Eye on the Amazon

Why California's Oil Policy Matters for the Amazon

Governor Brown's last chance to plan for managed decline of fossil fuel production

Photo credit: George Nikitin / Greenpeace

What is the connection between a governor in California and oil drilling in the Amazon rainforest? This is far more than an idle question for us at Amazon Watch. It's actually a matter of life or death for our indigenous partners in the Amazon, the rainforest ecosystem, and the global climate.

About half of the oil exports from the Western Amazon Basin come to California to be processed by refineries and used by consumers in the state. This means that more oil from the Amazon rainforest is used in California than anywhere else in the world. Expanding oil drilling in the region causes rampant deforestation, with devastating impacts on the rainforest's biological and cultural diversity, as well as the global climate. This means that California's demand for this toxic crude oil is literally driving this continued destruction across the Amazon.

Pollution from fossil fuel production and consumption is also harming the health and wellbeing of communities across California who live near oil and gas fields, refineries, and industrial corridors. And the reality is that Governor Brown, despite all of the ambitious greenhouse gas reduction goals his administration has set, has allowed California to remain a big oil and gas state. California is still the second largest fossil fuel refiner and the third largest oil and gas producer in the United States.

The good news is that, before he leaves office at the end of 2018, California Governor Jerry Brown has the opportunity to take concrete action to change this bleak reality and, in doing so, model what a just transition to 100% clean renewable energy can look like around the world.

That's why Amazon Watch is proud to stand with over 750 organizations across California, the United States, and the world in demanding that Governor Brown stop expanding oil and gas extraction in the state and put in place a fair and equitable transition away from fossil fuel production altogether.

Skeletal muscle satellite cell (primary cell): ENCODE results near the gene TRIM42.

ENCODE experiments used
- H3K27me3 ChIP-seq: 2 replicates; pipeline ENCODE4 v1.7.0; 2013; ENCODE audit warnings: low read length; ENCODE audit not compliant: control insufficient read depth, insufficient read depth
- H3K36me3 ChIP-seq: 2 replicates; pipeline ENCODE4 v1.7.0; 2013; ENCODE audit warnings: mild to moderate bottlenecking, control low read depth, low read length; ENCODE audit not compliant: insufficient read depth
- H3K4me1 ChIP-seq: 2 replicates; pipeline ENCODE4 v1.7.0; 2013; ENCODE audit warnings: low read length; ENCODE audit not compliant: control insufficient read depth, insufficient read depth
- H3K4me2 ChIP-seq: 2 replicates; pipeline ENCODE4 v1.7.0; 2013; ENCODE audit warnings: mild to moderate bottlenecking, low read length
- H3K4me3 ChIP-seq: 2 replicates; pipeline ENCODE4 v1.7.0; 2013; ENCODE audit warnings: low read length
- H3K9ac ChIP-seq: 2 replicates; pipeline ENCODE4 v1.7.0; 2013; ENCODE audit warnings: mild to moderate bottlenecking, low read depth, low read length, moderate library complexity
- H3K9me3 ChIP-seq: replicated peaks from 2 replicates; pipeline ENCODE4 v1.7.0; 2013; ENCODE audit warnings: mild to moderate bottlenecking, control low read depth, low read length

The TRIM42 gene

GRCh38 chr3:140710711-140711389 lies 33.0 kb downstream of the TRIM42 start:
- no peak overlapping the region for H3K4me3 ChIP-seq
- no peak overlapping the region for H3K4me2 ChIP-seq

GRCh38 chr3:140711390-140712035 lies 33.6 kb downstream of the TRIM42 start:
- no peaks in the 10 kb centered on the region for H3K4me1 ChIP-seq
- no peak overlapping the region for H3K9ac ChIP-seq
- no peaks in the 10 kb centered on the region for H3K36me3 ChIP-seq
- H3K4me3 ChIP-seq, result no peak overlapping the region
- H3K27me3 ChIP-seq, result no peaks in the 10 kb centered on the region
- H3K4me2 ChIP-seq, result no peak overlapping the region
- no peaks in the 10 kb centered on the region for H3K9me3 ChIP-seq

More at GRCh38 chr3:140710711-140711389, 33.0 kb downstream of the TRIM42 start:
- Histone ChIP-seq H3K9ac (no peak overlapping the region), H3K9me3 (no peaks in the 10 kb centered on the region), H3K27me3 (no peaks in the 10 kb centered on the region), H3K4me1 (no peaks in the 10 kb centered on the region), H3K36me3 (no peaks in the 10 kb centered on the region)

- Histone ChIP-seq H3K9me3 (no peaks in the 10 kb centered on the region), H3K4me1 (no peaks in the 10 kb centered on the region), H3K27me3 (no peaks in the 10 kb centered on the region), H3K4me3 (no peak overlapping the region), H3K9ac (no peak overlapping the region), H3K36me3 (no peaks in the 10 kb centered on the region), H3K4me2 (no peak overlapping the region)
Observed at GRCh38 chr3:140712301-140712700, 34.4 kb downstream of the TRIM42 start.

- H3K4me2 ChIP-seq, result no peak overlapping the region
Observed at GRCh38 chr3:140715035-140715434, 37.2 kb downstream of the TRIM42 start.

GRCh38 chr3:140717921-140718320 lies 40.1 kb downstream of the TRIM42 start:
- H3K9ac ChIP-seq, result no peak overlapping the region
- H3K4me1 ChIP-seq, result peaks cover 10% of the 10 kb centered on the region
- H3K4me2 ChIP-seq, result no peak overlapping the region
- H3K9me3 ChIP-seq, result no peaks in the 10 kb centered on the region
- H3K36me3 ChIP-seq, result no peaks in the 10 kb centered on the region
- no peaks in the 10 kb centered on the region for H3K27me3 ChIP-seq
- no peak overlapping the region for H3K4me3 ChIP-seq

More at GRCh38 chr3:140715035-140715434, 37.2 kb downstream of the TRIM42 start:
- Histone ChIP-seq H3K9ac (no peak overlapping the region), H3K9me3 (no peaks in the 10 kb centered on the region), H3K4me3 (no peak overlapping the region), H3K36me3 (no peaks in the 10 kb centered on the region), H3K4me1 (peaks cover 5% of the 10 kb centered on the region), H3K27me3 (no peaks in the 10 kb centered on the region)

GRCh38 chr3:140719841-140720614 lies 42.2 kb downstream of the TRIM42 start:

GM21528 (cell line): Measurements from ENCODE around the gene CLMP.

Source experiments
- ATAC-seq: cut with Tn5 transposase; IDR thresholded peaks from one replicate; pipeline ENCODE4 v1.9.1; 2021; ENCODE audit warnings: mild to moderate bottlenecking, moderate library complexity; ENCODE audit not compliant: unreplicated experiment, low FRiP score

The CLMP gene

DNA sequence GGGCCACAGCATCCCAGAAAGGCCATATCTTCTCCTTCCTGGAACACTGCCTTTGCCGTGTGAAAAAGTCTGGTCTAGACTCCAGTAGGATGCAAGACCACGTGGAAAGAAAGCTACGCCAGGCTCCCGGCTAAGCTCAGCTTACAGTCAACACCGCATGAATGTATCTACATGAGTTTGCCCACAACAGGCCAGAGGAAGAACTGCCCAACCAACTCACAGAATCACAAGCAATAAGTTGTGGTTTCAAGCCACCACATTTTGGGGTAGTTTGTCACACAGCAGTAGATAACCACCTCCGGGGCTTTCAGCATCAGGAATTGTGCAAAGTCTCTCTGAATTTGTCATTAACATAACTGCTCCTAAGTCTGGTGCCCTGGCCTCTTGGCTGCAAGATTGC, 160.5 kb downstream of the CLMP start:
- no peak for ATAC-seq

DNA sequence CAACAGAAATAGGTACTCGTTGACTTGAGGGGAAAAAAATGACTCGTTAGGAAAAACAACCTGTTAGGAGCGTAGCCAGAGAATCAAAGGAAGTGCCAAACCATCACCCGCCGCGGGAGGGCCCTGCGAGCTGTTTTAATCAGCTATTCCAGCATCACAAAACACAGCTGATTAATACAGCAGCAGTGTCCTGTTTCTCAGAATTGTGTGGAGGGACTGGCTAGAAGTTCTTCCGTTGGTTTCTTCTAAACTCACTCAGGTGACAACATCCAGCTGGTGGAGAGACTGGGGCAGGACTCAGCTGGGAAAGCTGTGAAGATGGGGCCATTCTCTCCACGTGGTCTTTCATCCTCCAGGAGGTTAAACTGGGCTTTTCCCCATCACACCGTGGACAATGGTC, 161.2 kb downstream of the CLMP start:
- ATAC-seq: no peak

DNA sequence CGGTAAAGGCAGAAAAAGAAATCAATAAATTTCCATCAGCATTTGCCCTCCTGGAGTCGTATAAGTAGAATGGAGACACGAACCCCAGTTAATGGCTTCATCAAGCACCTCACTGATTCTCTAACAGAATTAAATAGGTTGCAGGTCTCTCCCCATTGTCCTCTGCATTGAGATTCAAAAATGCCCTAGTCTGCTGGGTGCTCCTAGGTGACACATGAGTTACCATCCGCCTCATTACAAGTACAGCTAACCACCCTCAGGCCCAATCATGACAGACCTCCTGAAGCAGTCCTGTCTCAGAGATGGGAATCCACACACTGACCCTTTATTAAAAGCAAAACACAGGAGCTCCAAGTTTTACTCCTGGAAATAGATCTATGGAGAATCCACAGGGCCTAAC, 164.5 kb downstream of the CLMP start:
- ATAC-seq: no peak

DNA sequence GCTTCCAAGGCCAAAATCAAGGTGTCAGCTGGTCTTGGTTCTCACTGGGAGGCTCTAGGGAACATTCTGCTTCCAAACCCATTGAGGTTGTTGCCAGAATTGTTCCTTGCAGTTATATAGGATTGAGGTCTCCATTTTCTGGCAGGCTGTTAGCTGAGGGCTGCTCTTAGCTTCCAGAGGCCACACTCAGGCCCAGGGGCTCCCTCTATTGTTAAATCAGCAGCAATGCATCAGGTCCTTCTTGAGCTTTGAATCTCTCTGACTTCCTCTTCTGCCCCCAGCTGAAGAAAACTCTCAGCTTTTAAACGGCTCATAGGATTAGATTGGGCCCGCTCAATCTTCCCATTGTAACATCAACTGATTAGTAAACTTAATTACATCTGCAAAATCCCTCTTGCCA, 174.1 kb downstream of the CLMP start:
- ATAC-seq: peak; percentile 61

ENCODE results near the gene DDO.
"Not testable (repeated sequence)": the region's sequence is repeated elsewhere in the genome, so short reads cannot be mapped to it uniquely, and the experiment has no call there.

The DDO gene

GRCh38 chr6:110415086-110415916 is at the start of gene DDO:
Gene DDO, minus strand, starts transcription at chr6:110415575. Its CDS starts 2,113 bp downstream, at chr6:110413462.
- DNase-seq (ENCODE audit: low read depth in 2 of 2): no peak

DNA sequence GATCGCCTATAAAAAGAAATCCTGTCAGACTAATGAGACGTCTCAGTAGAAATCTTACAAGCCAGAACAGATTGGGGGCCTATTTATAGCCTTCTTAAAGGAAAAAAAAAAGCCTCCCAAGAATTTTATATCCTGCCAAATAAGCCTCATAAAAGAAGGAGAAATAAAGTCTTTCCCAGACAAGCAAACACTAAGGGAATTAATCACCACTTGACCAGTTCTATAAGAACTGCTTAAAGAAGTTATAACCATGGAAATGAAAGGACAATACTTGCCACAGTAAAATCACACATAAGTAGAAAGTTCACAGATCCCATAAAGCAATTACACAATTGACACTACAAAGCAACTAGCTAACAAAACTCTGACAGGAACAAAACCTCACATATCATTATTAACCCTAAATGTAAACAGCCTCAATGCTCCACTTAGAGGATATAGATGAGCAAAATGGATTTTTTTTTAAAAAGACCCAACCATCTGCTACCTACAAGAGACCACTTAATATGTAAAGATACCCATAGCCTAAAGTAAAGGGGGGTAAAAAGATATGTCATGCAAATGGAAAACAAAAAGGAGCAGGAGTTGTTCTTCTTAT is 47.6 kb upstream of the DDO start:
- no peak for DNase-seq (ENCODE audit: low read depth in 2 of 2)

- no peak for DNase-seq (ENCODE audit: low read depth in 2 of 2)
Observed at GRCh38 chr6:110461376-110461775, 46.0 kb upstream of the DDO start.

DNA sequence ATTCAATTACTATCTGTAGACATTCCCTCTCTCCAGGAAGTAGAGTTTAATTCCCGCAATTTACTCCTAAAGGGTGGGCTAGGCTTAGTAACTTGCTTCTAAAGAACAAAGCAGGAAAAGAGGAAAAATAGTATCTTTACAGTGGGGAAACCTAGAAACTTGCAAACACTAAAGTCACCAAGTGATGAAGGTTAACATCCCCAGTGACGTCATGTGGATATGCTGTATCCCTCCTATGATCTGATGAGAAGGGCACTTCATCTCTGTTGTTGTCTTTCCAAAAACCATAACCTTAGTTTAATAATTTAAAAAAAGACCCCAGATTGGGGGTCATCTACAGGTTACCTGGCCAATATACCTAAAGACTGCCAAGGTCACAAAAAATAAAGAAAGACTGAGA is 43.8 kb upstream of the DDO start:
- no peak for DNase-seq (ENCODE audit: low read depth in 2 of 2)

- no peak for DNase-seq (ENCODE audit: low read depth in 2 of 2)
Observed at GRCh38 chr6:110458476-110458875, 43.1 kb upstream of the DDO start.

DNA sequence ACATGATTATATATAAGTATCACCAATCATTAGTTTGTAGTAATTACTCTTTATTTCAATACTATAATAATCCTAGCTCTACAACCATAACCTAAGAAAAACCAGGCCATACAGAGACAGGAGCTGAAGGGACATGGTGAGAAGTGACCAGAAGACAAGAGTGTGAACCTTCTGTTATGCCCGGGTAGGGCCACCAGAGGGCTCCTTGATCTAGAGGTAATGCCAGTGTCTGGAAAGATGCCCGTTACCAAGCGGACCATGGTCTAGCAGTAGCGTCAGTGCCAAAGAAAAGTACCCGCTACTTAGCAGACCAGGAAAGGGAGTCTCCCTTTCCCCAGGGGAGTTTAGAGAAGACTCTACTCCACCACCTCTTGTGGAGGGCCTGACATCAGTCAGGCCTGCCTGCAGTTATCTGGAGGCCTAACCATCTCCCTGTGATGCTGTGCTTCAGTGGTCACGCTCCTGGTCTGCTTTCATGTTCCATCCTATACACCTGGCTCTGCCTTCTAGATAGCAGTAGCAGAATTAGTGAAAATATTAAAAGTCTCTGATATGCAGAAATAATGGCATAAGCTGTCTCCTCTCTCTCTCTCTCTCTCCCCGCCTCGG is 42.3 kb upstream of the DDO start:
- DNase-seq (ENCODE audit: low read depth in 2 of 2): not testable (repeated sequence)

We participated in the launch of this coalition, which kicked off last week with press conferences in San Francisco and Los Angeles and this week with events in Washington, DC. The coalition is calling itself "Brown's Last Chance" because the governor will leave office at the end of this year. Before his departure, he is leading the planning of a Global Climate Action Summit in September.

This summit is billed as an opportunity to "showcase climate action and inspire deeper commitments from national governments, and each other, in support of the Paris Agreement."

The science is clear: In order to meet the Paris Agreement goal of keeping global warming below 2°C, we need to keep at least two-thirds of fossil fuels in the ground. We believe that a key component of "taking ambition to the next level," as the summit's tagline reads, should be creating a plan for the managed decline of fossil fuel production around the world. As the summit's host and a hub of clean energy innovation, California is perfectly placed to set an important precedent by announcing an end to new oil and gas projects in the state and a swift transition from fossil fuel production altogether.

This action – or Brown's lack of action – will have enormous implications for communities impacted by oil extraction and processing, from the Ecuadorian Amazon to California's Central Valley. Continuing to drill for oil in the most remote corners of the earth and choosing to expand the fossil fuel frontier will wreak havoc on ecosystems and the health of local communities. It will also lead to climate chaos, which is a threat to everyone alive now and future generations.

Communities on the front lines of these impacts have recognized that this path is simply unsustainable and they are fighting back. In May, two of our partners from the Ecuadorian Amazon will come to California to join with local activists in demanding that Governor Brown take action ahead of the summit to stop the desecration of their communities and the planet.

When fighting destructive industrial projects, people used to talk about NIMBY – Not In My Backyard, but now it's time to say NOPE – Not On Planet Earth.

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